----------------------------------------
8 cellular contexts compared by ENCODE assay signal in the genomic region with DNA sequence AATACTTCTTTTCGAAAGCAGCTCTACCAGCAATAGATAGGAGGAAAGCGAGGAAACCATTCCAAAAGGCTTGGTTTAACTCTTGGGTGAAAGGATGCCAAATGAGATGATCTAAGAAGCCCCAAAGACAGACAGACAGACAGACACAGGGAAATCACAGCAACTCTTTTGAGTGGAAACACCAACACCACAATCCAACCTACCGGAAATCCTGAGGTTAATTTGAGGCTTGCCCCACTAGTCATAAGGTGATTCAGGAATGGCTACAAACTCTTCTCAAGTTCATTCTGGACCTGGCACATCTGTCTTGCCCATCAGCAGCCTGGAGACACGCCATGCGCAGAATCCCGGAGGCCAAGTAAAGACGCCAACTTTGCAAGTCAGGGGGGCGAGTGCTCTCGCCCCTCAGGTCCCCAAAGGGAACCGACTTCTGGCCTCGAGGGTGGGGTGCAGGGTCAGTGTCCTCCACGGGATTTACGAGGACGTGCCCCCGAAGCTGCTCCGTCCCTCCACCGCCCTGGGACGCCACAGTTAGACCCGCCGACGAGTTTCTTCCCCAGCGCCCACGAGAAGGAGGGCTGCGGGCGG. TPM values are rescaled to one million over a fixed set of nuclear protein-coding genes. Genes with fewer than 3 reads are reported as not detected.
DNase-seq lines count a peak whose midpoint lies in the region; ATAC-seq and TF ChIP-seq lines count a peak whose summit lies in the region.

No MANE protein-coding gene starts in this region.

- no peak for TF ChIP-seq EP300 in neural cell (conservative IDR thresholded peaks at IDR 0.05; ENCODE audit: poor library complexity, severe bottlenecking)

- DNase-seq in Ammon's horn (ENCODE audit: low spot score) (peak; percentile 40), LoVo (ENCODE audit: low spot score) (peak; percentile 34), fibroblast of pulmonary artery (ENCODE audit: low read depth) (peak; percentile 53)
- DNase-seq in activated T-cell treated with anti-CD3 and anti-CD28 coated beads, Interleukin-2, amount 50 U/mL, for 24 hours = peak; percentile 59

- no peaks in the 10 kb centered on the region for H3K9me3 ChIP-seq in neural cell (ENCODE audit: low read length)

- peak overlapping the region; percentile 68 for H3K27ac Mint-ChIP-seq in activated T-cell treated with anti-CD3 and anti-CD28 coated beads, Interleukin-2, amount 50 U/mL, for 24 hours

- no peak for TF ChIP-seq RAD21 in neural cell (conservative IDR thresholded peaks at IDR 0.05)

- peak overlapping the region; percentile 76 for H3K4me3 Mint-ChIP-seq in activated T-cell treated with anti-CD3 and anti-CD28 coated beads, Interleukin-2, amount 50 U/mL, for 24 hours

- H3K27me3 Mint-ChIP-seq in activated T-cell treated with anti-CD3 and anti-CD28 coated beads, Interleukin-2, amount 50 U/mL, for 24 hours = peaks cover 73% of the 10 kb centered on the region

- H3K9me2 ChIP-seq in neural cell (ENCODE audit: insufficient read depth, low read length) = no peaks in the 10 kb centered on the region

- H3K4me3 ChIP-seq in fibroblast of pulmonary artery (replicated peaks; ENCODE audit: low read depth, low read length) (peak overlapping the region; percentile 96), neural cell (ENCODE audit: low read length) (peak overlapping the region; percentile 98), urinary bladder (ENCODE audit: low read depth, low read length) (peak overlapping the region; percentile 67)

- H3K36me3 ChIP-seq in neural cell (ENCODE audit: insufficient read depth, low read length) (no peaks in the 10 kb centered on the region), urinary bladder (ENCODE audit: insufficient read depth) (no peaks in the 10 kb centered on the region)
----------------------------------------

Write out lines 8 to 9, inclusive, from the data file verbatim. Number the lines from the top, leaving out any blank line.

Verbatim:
- peak overlapping the region; percentile 68 for H3K27ac Mint-ChIP-seq in activated T-cell treated with anti-CD3 and anti-CD28 coated beads, Interleukin-2, amount 50 U/mL, for 24 hours

- no peak for TF ChIP-seq RAD21 in neural cell (conservative IDR thresholded peaks at IDR 0.05)